Community Schools


Launched in 2014, the NYC Community Schools initiative addresses barriers to student achievement, and provides a strategic framework and intensive resources to 130 schools, most of which are in neighborhoods with very high rates of poverty, that serve more than 55,000 of the city’s neediest children.

The initiative is a central element of the city’s educational strategy, which seeks to improve student achievement and increase opportunities for students in these schools by combining stronger academics with stabilizing social services, including medical care, mental health counseling, and family supports. These services are developed and delivered through partnerships among principals, teachers, parents, and community-based organizations, and the approach leverages student wellness, readiness to learn, personalized instruction, and community and family engagement to produce better academic outcomes among high-needs students.

Community Schools recognize that students who are hungry, can’t see the blackboard, or are missing school regularly face critical obstacles to learning in the classroom. By providing an extra meal, connecting a parent to job training, or enrolling a student in an afterschool program, Community Schools can lower barriers to learning and help students succeed.

In New York City, the 130 Community Schools are overwhelmingly located in high-poverty neighborhoods, and as such the initiative attempts to address the inequities of resources and supports these communities struggle with. Though Community Schools are located throughout the five boroughs, they are concentrated in the South Bronx and North and Central Brooklyn, which are among the highest poverty districts in New York City. Nearly half of Community Schools receive more than 60% of their students from high-poverty neighborhoods. In comparison, just over 15% of other NYC schools have this same ratio of low-income students. Demographically, among the more than 55,000 Community Schools students, the population tends to be predominantly Black and Hispanic than at peer schools in the NYC system:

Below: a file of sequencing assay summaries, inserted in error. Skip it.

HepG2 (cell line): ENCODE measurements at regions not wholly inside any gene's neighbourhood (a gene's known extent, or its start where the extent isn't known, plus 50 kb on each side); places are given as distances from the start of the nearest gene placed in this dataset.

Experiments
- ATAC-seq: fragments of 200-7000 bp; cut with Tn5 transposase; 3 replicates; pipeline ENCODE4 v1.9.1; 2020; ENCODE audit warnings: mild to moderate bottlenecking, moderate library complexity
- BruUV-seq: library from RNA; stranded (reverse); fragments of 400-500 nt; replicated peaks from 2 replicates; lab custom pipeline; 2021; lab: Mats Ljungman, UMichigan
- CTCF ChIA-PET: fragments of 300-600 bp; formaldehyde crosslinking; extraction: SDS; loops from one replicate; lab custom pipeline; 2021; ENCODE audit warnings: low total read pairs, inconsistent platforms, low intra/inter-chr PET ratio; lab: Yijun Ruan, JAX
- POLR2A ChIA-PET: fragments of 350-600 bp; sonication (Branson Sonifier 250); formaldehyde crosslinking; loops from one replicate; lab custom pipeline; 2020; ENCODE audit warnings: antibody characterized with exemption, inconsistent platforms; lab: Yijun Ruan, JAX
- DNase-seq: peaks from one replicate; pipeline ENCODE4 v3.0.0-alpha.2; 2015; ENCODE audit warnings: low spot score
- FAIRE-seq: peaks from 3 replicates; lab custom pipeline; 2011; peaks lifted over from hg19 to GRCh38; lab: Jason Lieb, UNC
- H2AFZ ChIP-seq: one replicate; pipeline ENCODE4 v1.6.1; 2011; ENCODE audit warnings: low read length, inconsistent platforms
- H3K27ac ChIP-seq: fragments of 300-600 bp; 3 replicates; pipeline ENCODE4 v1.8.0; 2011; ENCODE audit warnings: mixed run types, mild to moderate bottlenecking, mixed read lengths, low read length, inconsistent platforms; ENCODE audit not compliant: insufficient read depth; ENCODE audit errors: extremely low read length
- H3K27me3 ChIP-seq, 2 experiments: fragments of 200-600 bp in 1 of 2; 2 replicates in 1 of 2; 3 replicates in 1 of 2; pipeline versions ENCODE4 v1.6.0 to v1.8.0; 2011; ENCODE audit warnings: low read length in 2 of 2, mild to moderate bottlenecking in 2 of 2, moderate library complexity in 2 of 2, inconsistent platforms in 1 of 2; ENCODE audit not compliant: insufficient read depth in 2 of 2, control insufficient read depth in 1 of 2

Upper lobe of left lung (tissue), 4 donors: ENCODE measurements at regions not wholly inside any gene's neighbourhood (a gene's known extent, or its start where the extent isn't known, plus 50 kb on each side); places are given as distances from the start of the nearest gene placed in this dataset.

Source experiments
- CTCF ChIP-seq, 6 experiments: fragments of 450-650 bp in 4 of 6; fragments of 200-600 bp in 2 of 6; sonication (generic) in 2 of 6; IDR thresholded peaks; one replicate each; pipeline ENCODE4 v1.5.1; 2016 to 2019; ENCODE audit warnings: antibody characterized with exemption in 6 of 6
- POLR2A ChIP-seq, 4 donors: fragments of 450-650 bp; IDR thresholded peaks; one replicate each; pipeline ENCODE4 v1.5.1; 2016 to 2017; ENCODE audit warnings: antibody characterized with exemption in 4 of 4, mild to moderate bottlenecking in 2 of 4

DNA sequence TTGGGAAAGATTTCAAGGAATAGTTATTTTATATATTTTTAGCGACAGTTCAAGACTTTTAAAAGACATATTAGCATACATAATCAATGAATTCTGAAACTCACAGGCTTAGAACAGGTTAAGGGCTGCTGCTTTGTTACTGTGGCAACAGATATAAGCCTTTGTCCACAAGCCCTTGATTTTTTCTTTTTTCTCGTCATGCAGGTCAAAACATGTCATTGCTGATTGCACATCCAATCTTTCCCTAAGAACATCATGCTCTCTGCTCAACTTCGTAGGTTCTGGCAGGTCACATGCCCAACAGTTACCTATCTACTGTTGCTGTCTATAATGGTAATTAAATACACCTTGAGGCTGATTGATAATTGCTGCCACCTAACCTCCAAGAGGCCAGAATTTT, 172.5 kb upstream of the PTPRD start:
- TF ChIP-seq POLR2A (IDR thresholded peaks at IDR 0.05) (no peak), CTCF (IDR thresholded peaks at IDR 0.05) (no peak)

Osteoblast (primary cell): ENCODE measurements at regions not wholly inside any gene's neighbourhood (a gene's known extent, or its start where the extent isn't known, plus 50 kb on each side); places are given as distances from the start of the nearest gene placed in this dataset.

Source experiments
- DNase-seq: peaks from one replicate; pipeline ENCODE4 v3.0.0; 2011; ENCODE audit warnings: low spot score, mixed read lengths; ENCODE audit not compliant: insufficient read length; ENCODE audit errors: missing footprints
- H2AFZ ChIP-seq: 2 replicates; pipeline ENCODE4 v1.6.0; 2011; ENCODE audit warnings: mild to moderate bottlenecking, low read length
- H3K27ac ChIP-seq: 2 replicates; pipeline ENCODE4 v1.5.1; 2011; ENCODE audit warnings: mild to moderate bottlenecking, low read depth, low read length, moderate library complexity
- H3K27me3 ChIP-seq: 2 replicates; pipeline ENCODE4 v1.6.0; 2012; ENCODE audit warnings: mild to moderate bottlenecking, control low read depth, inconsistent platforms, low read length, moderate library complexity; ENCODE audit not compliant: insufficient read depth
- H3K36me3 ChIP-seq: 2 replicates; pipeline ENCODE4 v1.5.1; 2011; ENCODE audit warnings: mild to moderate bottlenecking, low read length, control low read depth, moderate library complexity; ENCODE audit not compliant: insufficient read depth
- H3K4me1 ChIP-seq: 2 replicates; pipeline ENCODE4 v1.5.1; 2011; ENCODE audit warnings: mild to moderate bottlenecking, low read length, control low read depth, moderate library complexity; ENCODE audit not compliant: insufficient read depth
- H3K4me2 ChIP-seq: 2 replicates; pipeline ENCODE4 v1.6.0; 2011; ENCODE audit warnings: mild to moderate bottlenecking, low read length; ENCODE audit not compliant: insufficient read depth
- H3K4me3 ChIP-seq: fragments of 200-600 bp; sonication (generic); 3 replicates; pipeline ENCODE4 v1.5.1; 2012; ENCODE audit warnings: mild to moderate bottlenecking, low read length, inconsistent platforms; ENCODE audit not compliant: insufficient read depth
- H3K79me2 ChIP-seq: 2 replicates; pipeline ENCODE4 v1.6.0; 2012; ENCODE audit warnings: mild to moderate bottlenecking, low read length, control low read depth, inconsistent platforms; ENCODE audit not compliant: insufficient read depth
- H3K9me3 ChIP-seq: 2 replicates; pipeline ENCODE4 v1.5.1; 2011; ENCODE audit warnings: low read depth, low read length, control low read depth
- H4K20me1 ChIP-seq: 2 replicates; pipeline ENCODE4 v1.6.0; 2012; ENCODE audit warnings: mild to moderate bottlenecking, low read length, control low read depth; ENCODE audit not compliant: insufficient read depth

Simply put, Community Schools students, families and schools struggle significantly more with entrenched poverty and vulnerability to disruptions of many kinds. Homelessness, lack of access to consistent medical care, under- and unemployment, criminal justice system interactions, and a host of other issues are far more common among the Community Schools population.

The Community Schools initiative has a three-fold approach to providing required supports, with the ultimate goal of increasing school readiness and student achievement:

1.       Strengthening schools themselves by lengthening the school day for increased academic engagement, and substantially expanding training and professional development for teachers and school leaders;

2.       Supporting parents as advocates for their children and as co-leaders in the governance of the school itself, encouraging more contact between families and schools; and

3.       Engaging Community Based Organization (CBO) partners to provide direct services in every school ranging from mental health services and athletics to accessing other social services (e.g. – domestic violence intervention services, or qualifying for Temporary Assistance to Needy Families).

Each Community School is partnered with one of 46 CBOs, such as The Children’s Aid Society, Phipps Neighborhoods, Partnership with Children, Cypress Hills LDC, and Good Shepherd Services. These CBOs place a full-time Community School Director (CSD) on site, complemented by a full-time AmeriCorps member. The program is coordinated by the Office of Community Schools (OCS).

At a New York City Community School, the school, its partner CBO, and families work in partnership, sharing leadership and organizing resources so that academics, social services and other supports are integrated into the fabric of schools. These combined supports help the school better serve the needs of young people, resulting in improved student learning, stronger families, and healthier communities.